|SCIENCE TRIBUNE||Thursday, March 7, 2002, Chandigarh, India|
Did star-blasts forge mankind?
NEW PRODUCTS & DISCOVERIES
What causes earthquakes?
LONG time ago, a large collection of material masses coalesced to form the earth. Large amount of heat was generated by this fusion, and slowly as the earth cooled down, the heavier and denser materials sank to the centre and the lighter ones rose to the top. The differentiated earth consists of the inner core (radius-1290 km), the outer core (thickness - 2200 km), the Mantle (thickness - 2900 km) and the crust (thickness - 5 to 40 km). Figure 1 shows these layers. The inner core is solid and consists of heavy metals (e.g. nickel and iron), while the crust consists of light material (e.g., basalts and granites). The outer core is liquid in form and the mantle has the ability to flow. At the core, the temperature is estimated to be - 2500°C, the pressure - 4 million atmospheres and density - 13.5 gm/cc; this is in contrast to - 25°C, 1 atmosphere and 1.5 gm/cc on the surface of the earth.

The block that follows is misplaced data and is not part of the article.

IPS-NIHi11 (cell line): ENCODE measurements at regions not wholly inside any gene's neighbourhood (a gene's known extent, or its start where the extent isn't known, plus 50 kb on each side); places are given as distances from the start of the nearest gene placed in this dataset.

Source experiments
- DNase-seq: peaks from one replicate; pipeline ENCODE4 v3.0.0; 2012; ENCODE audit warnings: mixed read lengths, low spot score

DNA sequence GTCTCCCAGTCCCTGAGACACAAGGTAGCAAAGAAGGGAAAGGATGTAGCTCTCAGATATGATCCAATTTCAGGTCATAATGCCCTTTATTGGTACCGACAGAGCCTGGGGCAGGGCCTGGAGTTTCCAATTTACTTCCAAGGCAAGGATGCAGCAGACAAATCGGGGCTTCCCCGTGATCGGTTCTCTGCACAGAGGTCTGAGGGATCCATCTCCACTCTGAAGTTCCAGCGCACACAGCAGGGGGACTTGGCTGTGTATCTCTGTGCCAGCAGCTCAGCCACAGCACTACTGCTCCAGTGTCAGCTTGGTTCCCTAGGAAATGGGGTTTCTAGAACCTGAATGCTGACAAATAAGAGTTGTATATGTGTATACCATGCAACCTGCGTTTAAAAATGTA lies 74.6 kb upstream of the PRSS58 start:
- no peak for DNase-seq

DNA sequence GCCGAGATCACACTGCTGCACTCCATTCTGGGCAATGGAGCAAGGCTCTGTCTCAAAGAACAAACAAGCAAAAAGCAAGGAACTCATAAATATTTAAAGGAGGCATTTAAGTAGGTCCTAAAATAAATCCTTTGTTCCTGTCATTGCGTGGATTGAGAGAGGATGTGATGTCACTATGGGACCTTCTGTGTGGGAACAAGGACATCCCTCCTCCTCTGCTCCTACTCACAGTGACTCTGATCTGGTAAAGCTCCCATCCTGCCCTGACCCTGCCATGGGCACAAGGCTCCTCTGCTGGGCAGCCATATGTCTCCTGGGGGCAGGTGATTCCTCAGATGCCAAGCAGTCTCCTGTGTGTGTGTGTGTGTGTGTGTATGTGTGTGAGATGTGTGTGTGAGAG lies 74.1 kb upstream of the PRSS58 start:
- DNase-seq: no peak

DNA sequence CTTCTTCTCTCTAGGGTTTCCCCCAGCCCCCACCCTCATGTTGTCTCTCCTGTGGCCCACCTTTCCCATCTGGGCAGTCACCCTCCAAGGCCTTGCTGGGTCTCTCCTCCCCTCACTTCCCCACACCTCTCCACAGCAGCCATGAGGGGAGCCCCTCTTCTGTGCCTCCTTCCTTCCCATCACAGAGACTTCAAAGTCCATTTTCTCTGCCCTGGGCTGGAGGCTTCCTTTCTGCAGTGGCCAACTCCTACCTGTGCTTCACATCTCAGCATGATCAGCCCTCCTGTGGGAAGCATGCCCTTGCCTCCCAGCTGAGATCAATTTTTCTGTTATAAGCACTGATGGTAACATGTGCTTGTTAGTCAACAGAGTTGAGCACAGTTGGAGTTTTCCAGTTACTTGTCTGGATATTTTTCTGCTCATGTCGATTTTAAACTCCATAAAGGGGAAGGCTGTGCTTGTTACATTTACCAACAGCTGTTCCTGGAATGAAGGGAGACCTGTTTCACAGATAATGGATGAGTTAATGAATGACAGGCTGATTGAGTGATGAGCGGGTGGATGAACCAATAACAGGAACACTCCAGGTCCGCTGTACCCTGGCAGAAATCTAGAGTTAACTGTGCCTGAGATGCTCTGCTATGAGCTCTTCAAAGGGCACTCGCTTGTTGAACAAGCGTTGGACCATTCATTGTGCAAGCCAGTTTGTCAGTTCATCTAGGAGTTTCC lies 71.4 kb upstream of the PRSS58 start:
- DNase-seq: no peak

Convection currents develop in the viscous mantle, because of prevailing high temperature and pressure gradients between the crust and the core, like the convective flow of water when heated in a beaker (Figure 2). The energy for the above circulations is derived from the heat produced from the incessant decay of radioactive elements in the rocks throughout the earth’s interior. These convention currents result in a circulation of the earth’s mass; hot molten lava comes out and the cold rock mass goes into the earth. The mass absorbed eventually melts under high temperature and pressure and becomes a part of the mantle, only to come out again from another location, someday. Many such local circulations are taking place at different regions underneath the earth’s surface, leading to different portions of the earth undergoing different directions of movements along the surface.